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On March 24, 1989, an oil tanker called Exxon Valdez hit Bligh Reef in the Gulf of Alaska. By that time it had been barely 12 years after a major oil pipeline was built in this state when Alaskans saw one of the largest spills in North America; 10.8 million gallons of crude oil blanketed the cold, pristine waters of Prince William Sound, over a distance of 1300 miles of coastline and 11,000 square miles of ocean.
I was about 12-years-old at the time of that spill, and Alaska was a faraway place. The devastation that ensued was an abstract concept to my schoolgirl mind, captured by photos of baby seals drenched in thick, black, muck. I looked at them as if they were pictures of a car accident--disturbed, but luckily, I didn't know anyone there. They were strangers to me.
Fifteen years later I moved to Alaska. I caught my first salmon in Prince William Sound. And this past weekend was the fourth time I decided to frolic in Seward, a small city with the population of less than 3,000, situated on the coast of the Kenai Penninsula. Its major industries are commercial and sport fishing, and of course, tourism. I've been to Seward at least three times prior, and this weekend, my boyfriend and I hit the tourist trek with his friend visiting from New York City. We signed up for a nature cruise.
And, like the other four times I have visited with and without nature cruises, we saw orca whales, porpoises, otters, bald eagles, a black bear, puffins, and massive sea lions, all on the open water. The amount of sea life I've seen in Resurrection Bay has been consistent on all my visits, spanning over five or six years. It is almost as if the animals are paid entertainers on call.
After watching them in their own habitat, we visited some more at the Alaska Sea Life Center which is also a major biological research center. At one point I stood face-to-face with a stellar sea lion, the largest breed of sea lions in the world.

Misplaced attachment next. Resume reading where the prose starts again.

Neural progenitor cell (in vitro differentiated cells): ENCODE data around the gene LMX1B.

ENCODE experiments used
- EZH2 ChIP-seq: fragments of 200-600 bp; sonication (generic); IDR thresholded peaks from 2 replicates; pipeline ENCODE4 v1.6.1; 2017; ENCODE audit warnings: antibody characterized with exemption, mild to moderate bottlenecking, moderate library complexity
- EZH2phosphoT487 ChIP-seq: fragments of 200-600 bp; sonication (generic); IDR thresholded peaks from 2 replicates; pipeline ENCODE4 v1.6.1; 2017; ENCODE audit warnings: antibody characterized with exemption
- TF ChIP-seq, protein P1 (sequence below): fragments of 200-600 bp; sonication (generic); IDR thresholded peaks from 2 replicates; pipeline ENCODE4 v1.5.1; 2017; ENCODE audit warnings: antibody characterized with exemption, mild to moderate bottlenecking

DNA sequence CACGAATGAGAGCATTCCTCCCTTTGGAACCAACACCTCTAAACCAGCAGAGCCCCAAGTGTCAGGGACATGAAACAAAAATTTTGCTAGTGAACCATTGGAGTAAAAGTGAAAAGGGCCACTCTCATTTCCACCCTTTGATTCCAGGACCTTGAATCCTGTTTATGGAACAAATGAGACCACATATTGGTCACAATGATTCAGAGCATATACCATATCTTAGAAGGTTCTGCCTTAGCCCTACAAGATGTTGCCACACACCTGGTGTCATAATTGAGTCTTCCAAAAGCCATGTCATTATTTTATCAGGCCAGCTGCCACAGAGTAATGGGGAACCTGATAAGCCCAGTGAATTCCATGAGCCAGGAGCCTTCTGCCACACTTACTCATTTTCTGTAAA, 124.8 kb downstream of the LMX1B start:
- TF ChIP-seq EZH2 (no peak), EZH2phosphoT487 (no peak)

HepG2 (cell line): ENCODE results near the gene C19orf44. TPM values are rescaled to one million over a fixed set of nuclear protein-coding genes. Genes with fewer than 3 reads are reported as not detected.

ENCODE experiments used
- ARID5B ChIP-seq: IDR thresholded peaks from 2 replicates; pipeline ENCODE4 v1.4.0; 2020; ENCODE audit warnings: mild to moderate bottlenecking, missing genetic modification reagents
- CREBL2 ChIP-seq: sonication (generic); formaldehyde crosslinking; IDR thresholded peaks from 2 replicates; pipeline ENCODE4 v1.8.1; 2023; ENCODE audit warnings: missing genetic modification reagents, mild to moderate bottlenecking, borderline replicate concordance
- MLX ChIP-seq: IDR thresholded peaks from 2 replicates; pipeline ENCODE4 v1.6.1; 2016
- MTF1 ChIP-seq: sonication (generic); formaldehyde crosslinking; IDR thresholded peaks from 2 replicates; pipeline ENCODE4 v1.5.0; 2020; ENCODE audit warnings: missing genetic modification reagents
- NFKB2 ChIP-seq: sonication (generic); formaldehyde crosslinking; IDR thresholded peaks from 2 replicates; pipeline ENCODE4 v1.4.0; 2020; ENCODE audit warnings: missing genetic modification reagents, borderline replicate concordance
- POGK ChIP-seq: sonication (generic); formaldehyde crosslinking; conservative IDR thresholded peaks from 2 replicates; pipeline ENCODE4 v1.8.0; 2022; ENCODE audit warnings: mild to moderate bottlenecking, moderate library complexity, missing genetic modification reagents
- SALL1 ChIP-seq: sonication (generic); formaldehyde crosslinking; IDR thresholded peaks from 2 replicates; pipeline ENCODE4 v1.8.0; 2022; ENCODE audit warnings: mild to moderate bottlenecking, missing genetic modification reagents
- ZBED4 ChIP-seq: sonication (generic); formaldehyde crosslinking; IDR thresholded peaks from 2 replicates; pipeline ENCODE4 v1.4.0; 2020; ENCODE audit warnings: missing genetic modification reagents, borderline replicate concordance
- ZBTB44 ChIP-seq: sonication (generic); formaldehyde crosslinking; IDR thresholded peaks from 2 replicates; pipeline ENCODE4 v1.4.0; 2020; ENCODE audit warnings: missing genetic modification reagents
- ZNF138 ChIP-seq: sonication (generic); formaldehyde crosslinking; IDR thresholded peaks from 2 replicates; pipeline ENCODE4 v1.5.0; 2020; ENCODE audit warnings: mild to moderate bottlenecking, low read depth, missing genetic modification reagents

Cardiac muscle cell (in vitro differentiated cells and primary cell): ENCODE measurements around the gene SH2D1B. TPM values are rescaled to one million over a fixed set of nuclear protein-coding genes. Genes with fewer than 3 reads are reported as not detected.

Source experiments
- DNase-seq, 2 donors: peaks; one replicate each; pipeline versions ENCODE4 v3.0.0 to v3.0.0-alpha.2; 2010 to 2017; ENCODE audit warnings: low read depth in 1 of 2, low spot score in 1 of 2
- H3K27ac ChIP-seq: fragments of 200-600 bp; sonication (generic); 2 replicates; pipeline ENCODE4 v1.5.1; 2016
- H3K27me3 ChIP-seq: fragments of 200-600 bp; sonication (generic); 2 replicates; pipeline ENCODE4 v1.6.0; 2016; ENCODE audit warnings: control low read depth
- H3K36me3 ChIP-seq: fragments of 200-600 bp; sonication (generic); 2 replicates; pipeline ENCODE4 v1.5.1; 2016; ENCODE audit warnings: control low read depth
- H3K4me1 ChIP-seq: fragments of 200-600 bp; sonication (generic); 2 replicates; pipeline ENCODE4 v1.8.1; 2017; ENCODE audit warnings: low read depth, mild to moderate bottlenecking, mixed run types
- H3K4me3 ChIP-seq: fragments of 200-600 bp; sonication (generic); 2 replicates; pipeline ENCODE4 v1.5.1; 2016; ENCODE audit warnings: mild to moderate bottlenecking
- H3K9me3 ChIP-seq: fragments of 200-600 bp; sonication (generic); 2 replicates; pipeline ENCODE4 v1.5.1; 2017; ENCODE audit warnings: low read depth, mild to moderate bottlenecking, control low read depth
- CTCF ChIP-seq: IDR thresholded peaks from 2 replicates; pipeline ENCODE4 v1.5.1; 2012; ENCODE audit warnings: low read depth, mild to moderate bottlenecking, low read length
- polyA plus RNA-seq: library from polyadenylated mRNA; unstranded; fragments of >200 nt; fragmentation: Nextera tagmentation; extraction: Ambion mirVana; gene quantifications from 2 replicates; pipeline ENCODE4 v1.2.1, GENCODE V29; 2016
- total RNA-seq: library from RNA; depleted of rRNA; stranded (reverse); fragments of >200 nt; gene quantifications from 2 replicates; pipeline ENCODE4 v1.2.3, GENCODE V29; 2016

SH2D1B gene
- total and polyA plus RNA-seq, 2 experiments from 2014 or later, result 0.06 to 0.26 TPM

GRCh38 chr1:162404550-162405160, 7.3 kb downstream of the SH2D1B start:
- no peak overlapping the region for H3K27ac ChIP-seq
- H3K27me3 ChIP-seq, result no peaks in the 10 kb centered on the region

Being a child born of some of the proceeds collected from Exxon Corporation after the spill, the Center itself brought to my mind the impact of oil on these creatures and this serenity I was enjoying in Seward. Placards informed me that despite the picturesque setting of Seward, even today the spill continues to rear its ugly head, particularly when rain storms beat to the water's surface the crude oil tucked away under sand and rocks. It is estimated that 28,000 gallons remain on shore. Hundreds of thousands of animals died, and populations of salmon and other wildlife are still affected.
The factors blamed for the spill were numerous and varied, including but not limited to the supertanker's unrepaired sonar system, the known alcohol-abuse issues of Captain Hazelwood, and his poor decision to have his unrested third mate take the helm after deciding to avoid icebergs and take another highly dangerous route. Also blamed was the single-hull boat which was standard practice at the time for hauling millions of gallons of crude oil through iceberg and reef laden waters. (As a result of the accident, single-hull boats will be phased out of use in American waters by 2015.)
I am now 33 years-old, and as I write this blog, oil continues to spurt into the Gulf of Mexico off the coast of Louisiana, at the conservative estimate of more than 210,000 gallons a day. It has been over five weeks since it began. The spill is a result of an exploratory well belonging to British Petroleum that was cursorily plugged. The exploration had already exceeded projected costs and time was of the essence. The well exploded, resulting in the death of 11 workers and injury of 17 others. When the time came, the safety device in place could not be properly activated. The precise cause of the disaster has not yet been identified with certainty at this point, but as in the Exxon Valdez spill, human error is at the forefront. Some staff from BP have reported that drilling exceeded allowable levels, but public relations for the company has made denials. BP is pointing finger to contractors, but says it will pay.